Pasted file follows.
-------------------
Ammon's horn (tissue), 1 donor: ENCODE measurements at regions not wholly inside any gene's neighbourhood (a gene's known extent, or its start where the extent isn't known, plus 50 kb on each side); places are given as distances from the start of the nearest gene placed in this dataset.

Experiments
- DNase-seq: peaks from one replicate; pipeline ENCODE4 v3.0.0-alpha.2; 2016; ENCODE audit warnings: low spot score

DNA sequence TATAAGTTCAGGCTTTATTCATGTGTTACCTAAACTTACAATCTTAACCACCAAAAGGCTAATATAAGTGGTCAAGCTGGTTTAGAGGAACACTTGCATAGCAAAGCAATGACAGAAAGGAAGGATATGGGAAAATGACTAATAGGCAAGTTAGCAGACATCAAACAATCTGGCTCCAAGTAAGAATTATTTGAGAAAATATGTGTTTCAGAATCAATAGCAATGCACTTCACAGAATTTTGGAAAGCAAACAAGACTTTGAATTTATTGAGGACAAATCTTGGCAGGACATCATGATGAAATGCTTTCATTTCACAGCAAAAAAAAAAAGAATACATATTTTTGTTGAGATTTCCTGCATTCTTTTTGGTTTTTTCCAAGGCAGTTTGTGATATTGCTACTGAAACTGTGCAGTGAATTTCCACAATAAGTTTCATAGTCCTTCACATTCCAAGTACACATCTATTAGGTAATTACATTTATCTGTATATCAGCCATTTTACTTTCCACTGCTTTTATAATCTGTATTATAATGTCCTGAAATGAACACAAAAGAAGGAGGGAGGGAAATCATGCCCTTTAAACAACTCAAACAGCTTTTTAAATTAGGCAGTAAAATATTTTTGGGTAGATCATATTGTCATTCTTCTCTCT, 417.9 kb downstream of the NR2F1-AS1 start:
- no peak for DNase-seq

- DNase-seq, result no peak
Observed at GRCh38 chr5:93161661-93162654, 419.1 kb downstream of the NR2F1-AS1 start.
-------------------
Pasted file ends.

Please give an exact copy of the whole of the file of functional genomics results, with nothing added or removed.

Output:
Ammon's horn (tissue), 1 donor: ENCODE measurements at regions not wholly inside any gene's neighbourhood (a gene's known extent, or its start where the extent isn't known, plus 50 kb on each side); places are given as distances from the start of the nearest gene placed in this dataset.

Experiments
- DNase-seq: peaks from one replicate; pipeline ENCODE4 v3.0.0-alpha.2; 2016; ENCODE audit warnings: low spot score

DNA sequence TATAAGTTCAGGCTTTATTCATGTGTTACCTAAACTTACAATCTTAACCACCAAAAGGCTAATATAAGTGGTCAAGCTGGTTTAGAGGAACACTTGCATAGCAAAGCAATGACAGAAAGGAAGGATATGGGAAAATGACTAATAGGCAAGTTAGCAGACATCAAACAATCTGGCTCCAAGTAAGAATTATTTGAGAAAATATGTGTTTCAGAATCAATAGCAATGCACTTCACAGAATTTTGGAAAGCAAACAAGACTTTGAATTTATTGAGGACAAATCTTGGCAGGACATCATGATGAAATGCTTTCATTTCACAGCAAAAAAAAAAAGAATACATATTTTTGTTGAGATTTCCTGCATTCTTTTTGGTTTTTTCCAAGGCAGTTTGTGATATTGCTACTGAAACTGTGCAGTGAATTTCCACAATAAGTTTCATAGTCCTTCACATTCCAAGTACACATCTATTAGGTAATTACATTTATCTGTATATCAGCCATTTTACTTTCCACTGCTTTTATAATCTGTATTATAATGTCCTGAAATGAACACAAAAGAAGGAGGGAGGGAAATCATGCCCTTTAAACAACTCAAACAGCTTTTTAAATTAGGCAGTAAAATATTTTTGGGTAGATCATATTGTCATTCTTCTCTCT, 417.9 kb downstream of the NR2F1-AS1 start:
- no peak for DNase-seq

- DNase-seq, result no peak
Observed at GRCh38 chr5:93161661-93162654, 419.1 kb downstream of the NR2F1-AS1 start.